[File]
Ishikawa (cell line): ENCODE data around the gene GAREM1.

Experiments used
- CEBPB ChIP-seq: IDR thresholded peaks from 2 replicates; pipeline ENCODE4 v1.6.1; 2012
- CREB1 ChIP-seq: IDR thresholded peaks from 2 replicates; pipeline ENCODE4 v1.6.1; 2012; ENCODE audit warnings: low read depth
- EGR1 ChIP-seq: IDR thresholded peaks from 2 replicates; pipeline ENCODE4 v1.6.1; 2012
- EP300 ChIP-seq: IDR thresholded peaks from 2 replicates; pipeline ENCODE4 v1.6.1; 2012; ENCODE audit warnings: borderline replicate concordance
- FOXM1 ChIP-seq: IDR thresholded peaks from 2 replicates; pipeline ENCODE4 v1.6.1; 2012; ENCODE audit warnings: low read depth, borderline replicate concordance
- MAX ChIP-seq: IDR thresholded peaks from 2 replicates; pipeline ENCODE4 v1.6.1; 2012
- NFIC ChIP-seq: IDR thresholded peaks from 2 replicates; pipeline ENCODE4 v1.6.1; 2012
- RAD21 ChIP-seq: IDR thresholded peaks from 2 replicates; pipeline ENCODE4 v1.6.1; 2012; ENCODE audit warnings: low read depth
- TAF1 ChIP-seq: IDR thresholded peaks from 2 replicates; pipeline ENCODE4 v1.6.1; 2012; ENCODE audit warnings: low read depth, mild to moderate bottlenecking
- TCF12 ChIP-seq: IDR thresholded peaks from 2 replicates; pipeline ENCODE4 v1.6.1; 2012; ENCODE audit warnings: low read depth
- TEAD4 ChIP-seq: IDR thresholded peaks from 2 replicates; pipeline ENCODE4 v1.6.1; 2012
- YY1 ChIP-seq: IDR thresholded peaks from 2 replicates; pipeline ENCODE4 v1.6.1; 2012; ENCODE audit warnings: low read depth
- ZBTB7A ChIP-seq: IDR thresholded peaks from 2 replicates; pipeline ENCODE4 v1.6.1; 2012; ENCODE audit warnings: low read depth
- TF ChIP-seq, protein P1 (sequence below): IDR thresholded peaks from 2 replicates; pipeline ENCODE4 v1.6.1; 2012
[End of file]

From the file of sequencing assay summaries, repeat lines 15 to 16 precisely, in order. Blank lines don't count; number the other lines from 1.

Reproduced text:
- ZBTB7A ChIP-seq: IDR thresholded peaks from 2 replicates; pipeline ENCODE4 v1.6.1; 2012; ENCODE audit warnings: low read depth
- TF ChIP-seq, protein P1 (sequence below): IDR thresholded peaks from 2 replicates; pipeline ENCODE4 v1.6.1; 2012